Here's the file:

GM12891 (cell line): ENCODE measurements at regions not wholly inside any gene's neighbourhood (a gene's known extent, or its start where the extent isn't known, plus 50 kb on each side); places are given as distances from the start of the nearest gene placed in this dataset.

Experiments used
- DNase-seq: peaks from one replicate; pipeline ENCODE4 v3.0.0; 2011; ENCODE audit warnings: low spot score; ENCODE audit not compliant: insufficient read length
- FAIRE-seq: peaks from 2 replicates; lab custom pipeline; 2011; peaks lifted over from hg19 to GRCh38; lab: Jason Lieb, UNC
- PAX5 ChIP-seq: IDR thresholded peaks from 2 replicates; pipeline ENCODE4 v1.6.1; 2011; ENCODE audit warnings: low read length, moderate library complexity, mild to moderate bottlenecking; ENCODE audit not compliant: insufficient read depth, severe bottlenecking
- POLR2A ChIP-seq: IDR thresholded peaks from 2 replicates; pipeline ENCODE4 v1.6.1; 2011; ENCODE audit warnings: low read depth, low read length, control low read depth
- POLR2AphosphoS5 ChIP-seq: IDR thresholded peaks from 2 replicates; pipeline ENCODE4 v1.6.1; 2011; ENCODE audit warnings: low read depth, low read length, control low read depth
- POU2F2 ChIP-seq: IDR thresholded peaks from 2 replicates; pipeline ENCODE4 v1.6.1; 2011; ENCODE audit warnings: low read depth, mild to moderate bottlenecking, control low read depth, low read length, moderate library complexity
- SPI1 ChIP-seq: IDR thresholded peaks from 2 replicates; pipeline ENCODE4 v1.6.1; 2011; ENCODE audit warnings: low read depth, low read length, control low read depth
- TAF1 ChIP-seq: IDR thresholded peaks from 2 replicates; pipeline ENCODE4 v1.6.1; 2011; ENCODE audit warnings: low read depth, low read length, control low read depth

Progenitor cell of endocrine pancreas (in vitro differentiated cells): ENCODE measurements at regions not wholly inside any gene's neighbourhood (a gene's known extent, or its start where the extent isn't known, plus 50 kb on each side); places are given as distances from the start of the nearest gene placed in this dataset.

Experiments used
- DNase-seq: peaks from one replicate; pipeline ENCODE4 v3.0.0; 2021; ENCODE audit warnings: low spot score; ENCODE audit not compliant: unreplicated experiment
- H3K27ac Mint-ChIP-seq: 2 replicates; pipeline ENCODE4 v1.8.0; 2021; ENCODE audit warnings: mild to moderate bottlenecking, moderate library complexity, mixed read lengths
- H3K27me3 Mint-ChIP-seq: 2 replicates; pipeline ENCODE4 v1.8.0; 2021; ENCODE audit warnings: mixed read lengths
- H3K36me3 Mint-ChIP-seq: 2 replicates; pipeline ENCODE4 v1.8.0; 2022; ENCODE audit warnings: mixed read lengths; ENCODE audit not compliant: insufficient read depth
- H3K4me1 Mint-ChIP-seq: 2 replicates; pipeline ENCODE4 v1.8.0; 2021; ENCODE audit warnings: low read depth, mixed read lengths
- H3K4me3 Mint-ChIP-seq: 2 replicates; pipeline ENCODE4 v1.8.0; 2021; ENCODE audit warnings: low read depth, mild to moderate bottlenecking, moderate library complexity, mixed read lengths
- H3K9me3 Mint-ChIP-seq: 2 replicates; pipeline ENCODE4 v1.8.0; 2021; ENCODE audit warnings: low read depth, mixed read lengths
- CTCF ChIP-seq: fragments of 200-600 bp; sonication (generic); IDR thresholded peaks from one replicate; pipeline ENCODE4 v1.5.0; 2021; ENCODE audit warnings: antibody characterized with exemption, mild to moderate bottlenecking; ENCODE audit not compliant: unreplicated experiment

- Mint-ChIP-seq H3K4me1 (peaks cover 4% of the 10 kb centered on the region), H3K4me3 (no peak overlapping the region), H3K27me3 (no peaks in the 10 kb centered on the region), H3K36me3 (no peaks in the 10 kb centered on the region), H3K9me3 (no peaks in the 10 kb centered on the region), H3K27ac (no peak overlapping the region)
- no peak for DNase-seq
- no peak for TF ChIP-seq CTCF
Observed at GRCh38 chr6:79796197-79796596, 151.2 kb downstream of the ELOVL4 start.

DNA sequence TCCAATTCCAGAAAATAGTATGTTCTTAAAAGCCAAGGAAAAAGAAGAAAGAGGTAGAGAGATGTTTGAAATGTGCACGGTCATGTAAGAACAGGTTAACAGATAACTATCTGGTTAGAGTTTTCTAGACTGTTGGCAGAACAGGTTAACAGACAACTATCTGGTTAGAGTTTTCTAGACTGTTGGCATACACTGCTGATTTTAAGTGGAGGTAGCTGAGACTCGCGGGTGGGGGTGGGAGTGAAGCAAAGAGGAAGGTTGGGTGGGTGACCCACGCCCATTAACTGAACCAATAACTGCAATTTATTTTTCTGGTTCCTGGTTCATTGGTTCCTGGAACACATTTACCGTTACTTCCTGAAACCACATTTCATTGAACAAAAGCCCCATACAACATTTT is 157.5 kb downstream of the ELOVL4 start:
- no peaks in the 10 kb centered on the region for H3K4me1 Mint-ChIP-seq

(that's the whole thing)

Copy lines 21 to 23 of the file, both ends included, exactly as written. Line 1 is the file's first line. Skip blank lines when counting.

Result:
- Mint-ChIP-seq H3K4me1 (peaks cover 4% of the 10 kb centered on the region), H3K4me3 (no peak overlapping the region), H3K27me3 (no peaks in the 10 kb centered on the region), H3K36me3 (no peaks in the 10 kb centered on the region), H3K9me3 (no peaks in the 10 kb centered on the region), H3K27ac (no peak overlapping the region)
- no peak for DNase-seq
- no peak for TF ChIP-seq CTCF